Holland's first openly gay council candidate rekindles debate over LGBT protections
Watch Holland City Council candidates weigh in on everything from human rights, to public utilities to public safety at a League of Women Voters forum that took place earlier this month at city hall.
A municipal election in the City of Holland is rekindling a debate over laws to protect lesbian, gay, bisexual and transgender people from discrimination.
In June 2011, Holland City Council voted 5-4 against a proposal that would have made it illegal for landlords and employers to discriminate based on a person’s sexual orientation or gender identity.
“City council may not have dealt with this in any kind of public way in the last two and half years, but in the community it has never gone away,” Donald Martin said of the issue.
Martin is the first openly gay candidate running for Holland City Council. He’s lived in the city for ten years.
“I understand that I’m a novelty here and I’m fine with that,” Martin said, “Because at some point somebody who doesn’t feel like they have a strong voice is going to catch wind of my campaign and go ‘Wow if he can do it in Holland I can do it anywhere.’ Well, yeah you can. That’s America and that’s awesome. But voters aren’t making a big deal out of it.”
Martin says he does not raise the issue directly. But he says people who ask him about the rainbow design on his campaign signs have been supportive. Martin says the city council’s vote on the discrimination issue is not the main reason he's running, but it played a part.
If elected, Martin says he’d be interested in having staff study the issue again. But he says his main focus would be on economic development, infrastructure improvements, and public safety.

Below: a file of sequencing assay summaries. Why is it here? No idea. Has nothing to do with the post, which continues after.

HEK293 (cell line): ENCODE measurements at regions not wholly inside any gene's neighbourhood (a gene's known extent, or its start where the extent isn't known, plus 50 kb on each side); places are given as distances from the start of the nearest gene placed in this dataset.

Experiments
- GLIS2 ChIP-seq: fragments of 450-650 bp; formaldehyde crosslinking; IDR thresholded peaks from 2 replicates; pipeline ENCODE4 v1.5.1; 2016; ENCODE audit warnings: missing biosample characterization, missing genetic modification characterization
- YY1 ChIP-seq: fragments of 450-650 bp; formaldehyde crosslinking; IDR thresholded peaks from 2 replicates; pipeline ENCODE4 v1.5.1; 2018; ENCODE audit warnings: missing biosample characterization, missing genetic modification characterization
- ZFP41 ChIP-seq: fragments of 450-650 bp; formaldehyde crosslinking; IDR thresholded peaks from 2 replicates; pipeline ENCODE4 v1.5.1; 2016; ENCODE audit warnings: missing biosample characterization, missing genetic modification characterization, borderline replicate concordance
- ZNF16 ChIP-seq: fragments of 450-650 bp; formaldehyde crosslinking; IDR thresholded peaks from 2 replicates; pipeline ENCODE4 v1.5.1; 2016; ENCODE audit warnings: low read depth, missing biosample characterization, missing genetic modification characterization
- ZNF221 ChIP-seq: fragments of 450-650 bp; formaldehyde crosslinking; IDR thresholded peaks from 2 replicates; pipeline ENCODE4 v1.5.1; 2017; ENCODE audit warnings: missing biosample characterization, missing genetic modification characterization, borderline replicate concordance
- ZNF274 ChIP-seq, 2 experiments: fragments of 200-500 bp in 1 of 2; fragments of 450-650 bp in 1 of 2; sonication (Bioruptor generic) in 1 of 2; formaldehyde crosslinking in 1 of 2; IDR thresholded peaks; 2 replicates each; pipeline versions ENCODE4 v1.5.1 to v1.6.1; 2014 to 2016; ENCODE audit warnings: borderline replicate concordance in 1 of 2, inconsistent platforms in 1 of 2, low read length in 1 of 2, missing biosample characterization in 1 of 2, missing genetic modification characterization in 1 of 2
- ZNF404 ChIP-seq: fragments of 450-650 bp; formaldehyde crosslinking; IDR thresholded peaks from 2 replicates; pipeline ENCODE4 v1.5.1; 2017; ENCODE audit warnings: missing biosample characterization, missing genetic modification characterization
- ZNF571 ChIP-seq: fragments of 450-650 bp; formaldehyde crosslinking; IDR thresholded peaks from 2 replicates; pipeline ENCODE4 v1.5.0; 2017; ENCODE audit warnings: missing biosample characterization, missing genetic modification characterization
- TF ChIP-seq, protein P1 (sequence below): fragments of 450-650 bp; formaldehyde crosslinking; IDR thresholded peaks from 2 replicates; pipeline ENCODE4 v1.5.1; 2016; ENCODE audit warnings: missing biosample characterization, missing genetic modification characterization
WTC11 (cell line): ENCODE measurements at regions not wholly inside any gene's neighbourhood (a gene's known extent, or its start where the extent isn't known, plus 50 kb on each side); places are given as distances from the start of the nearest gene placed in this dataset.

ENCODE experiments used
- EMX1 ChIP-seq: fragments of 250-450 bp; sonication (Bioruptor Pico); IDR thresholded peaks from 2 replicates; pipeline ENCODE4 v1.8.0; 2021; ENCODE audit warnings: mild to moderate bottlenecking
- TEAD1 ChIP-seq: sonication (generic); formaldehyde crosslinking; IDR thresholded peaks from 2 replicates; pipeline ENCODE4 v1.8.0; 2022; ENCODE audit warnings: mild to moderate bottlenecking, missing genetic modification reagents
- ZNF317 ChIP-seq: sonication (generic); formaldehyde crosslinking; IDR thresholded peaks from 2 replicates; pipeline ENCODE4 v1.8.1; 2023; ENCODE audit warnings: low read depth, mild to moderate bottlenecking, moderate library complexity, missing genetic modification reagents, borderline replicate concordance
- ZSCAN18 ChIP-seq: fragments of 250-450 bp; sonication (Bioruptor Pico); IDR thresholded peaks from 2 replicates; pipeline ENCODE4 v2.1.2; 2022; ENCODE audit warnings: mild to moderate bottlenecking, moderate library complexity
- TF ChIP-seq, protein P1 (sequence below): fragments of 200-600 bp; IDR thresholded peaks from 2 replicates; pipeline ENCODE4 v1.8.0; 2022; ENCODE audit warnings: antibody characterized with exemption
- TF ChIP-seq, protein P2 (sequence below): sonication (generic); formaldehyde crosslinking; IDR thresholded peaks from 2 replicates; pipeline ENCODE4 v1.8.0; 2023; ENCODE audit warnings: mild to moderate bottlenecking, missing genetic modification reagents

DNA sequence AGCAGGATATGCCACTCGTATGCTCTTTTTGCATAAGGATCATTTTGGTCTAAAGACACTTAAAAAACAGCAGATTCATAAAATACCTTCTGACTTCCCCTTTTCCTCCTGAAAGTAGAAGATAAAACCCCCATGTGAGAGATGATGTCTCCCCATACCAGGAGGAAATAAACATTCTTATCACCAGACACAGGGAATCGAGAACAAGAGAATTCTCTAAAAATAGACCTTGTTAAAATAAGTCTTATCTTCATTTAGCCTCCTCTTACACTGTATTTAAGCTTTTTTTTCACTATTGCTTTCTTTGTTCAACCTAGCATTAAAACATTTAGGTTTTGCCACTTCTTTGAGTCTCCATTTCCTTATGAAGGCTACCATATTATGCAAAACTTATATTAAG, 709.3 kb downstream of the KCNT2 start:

Martin is bilingual and has reached out to Holland’s growing Latino community. All of his campaign literature is printed in both English and Spanish.
Martin says he’s surprised that outside groups haven’t targeted his campaign.
Another Holland City Council candidate, Richard Burlingame, says the anti-discrimination vote is the main reason he’s chosen to run. He spoke in favor of the ordinance during a public comment portion of a city council meeting shortly after it was rejected. Burlingame says he never had any interest in politics, but decided to run when several people asked if he would.
“For me, it’s a civil rights issue, hands down,” Burlingame said.
Unlike Martin, Burlingame says he does raise the issue directly while going door to door. He says only two people have shut their doors on him of the 300 or so houses he's visited.
Burlingame is running against Holland City Councilman Brian Burch, who voted against the ordinance in 2011.
“Is it the number one issue for a homeowner in Holland? Probably not. Public safety is really the number one issue, at least in my neighborhood,” Burch said.
Burch does not support discrimination. He thinks business owners, landlords and condominium associations in Holland are already working to correct the issue. He says it’s “not the role of city government to police the thoughts and beliefs of people.”
And he is not surprised his vote from two years ago has come up again.
“It’s not going to go away because it’s not just a Holland issue. It’s a statewide issue. It’s a national issue. So it’s not going to go away until we adjust our state and federal laws to align with the realities of our society today,” Burch said.
Burch said he probably would support someone adding the protections at the state level.
Burlingame says Burch’s statements are “double speak.”
“I’m a straight shooter. All politics is local. It starts here. Honestly, Holland cannot get ahead if we’re leaving people behind,” Burlingame said.
He admits it’ll be tough to unseat an incumbent.
“I understand the hill that I’m climbing up. Win or lose I think you’ll get a better councilman,” Burlingame said.